Jennifer Rubin: 'Trump's Oval Office speech only showed he's on the ropes'
The only thing surprising about US President Donald Trump's address from the Oval Office was how totally unnecessary and un-newsworthy it was.
Trump did not declare he was reopening the government. He did not issue an "emergency" declaration. He did not even offer any new arguments for a border wall that voters say they don't want for a crisis that doesn't exist. Instead, he delivered a weak, unconvincing promise to sit down with Democrats. Never has he looked so helpless and small.
In short, the president snookered the networks into giving him free time to commune with his base. They should not make that mistake again.
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The speech, again not surprisingly, was delivered in a wooden cadence. Without a cheering campaign-style rally filled with his cult followers, his words fell flat.
Again, as anticipated, the speech was littered with falsehoods. He claimed there was a growing crisis along the US-Mexico border, though illegal crossings are a fraction of what they were in 2000.
He bemoaned the influx of heroin, but didn't mention that the vast majority of heroin doesn't come over the border but through airports and other ports of entry.
He claimed the wall would be paid for by Nafta 2.0, the US-Mexico-Canada Agreement, but that's bunk, and no official has adequately explained how it would work.
He falsely claimed that Democrats would not fund border security. In fact, they have offered $1.3bn.
Perhaps his weirdest statement was to claim that African-Americans and Hispanics are the groups hurt most by illegal immigration.
Calling it a "humanitarian crisis - a crisis of the heart and a crisis of the soul", the president did shy away from phony claims about terrorists.
But a humanitarian crisis, of course, won't be solved by a wall. Refugees will still come to have their status adjudicated.
It's difficult to imagine Trump would change the mind of any voter not already devoted to his cause and immunised against reality. To the contrary, one wonders whether Republican members of the House, voting this week on separate bills to reopen departments of the government that have been shut down, will think, "That's all he's got?"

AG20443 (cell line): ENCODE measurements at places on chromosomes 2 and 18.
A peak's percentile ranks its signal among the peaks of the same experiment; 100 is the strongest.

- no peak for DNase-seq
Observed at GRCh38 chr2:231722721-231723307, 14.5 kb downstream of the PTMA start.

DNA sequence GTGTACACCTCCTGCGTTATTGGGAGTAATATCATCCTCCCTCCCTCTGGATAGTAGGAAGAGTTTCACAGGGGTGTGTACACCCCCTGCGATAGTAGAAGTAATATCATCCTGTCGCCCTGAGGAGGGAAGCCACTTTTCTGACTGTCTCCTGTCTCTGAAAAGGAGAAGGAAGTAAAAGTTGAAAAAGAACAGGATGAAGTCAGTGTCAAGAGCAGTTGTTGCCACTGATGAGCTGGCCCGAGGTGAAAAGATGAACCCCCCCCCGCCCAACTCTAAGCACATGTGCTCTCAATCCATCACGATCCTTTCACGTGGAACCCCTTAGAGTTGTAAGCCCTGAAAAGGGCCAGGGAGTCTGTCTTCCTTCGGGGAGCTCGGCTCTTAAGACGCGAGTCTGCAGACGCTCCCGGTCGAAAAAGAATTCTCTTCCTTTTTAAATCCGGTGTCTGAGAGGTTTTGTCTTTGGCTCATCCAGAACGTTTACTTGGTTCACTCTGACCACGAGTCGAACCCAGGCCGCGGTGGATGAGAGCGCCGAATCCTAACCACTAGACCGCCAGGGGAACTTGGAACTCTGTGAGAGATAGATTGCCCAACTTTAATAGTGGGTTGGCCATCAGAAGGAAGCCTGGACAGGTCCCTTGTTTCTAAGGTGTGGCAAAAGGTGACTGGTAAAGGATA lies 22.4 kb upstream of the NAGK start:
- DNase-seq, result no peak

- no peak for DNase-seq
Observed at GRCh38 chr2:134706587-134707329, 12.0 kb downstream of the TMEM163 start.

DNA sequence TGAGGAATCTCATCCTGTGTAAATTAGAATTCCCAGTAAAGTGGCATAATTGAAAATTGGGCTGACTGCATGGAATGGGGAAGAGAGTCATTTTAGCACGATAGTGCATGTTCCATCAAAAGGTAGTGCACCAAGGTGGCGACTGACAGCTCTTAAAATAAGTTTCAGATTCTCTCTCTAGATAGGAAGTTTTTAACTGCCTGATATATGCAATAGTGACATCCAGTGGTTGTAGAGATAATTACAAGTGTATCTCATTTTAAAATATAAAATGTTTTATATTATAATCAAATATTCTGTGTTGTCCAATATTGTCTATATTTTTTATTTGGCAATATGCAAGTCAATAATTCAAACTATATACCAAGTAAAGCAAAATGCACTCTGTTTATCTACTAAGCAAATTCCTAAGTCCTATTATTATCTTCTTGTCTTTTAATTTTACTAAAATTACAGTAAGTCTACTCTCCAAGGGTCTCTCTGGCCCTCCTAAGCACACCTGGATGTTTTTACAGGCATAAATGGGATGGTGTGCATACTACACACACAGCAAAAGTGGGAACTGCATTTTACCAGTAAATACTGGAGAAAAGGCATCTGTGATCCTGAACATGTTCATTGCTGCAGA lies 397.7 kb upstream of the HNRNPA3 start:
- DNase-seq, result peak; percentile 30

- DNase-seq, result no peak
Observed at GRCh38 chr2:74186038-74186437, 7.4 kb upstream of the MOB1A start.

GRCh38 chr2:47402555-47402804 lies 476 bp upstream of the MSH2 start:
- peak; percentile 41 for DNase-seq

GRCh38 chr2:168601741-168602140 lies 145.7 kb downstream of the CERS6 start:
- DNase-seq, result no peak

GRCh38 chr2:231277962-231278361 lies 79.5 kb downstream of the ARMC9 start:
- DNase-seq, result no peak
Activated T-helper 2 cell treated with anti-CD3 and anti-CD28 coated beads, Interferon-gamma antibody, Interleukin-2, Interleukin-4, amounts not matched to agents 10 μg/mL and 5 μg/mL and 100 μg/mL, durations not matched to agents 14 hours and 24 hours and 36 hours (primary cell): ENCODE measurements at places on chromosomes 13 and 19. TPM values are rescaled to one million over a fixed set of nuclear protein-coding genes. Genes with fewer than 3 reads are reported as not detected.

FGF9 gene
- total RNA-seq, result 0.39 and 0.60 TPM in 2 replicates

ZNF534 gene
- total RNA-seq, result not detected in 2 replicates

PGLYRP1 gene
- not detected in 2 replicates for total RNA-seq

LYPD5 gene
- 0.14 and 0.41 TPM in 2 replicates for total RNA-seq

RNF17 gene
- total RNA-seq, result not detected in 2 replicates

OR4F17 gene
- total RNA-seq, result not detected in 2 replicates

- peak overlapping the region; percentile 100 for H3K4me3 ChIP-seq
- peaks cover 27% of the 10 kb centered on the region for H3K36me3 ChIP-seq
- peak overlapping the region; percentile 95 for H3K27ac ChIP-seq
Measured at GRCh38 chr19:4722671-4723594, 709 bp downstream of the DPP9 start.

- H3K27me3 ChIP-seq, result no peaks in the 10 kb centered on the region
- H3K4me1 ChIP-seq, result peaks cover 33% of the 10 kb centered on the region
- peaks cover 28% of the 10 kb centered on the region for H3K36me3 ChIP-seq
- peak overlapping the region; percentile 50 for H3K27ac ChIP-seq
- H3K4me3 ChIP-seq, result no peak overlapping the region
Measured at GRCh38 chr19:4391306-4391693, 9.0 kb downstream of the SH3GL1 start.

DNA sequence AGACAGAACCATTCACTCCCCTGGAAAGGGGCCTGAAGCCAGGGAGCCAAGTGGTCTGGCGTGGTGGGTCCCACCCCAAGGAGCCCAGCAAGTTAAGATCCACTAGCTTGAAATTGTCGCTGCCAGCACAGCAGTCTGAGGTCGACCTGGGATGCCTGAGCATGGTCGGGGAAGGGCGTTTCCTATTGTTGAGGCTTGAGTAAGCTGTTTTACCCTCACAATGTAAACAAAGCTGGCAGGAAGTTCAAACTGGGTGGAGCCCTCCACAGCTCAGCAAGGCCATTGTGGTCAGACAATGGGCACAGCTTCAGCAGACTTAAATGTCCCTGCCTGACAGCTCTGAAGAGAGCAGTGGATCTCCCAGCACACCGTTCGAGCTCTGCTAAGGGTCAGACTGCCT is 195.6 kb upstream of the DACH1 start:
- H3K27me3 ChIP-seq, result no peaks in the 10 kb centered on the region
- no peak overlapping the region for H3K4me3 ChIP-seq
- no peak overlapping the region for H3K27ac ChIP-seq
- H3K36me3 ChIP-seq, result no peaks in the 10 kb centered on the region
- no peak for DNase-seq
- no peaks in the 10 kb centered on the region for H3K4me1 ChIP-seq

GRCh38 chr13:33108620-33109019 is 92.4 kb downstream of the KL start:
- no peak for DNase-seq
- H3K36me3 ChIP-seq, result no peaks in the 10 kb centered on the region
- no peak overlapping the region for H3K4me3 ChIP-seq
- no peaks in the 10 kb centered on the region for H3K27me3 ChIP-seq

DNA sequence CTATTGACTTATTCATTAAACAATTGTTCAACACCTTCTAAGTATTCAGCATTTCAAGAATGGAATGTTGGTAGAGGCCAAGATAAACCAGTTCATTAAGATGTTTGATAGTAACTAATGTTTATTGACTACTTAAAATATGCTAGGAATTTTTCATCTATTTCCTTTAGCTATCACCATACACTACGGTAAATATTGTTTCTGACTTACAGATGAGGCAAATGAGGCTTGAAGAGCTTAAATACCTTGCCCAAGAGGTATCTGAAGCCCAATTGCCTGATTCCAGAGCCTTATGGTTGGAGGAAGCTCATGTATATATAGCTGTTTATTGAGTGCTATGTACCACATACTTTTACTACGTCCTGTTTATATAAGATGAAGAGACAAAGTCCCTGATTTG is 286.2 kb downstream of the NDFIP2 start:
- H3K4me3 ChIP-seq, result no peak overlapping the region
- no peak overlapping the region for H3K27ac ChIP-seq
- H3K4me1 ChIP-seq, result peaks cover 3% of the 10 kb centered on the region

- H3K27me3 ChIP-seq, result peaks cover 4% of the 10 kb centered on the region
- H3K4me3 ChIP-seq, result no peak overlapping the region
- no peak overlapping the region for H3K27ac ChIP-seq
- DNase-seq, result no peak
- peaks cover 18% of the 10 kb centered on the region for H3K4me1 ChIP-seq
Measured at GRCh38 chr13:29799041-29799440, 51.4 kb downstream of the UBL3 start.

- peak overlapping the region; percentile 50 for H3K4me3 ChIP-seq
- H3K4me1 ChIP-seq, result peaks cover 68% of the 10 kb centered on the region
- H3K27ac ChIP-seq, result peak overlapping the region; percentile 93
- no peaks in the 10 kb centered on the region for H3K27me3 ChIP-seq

If so, be prepared for a substantial number of them to abandon Trump and vote with Democrats when individual spending bills come to the House floor.
Had Democrats anticipated such a nothingburger speech they might have delivered a simple message in a few seconds: However, the Democratic leaders were able to get off a fair number of zingers.
"Sadly, much of what we have heard from President Trump throughout this senseless shutdown has been full of misinformation and even malice," Speaker Nancy Pelosi began. "The president has chosen fear. We want to start with the facts."
She reminded the audience that Trump had created the shutdown: "President Trump has chosen to hold hostage critical services for the health, safety and well-being of the American people and withhold the paycheques of 800,000 innocent workers across the nation - many of them veterans. He promised to keep government shutdown for 'months or years' - no matter whom it hurts. That's just plain wrong."
Senate Minority Leader Chuck Schumer picked up from there. "We don't govern by temper tantrum. No president should pound the table and demand he gets his way or else the government shuts down, hurting millions of Americans who are treated as leverage."
This may have been the only modern presidential address where the response was better than the president's.
Taking a step back, it's difficult to figure out why Trump did this. When Republicans bolt, it will seem even more like a personal rebuke than it would be had he not given the speech.
His weak performance is unlikely to reduce Democrats' resolve; in fact, they may see him on the ropes and believe him more vulnerable for a knockout. (© The Washington Post)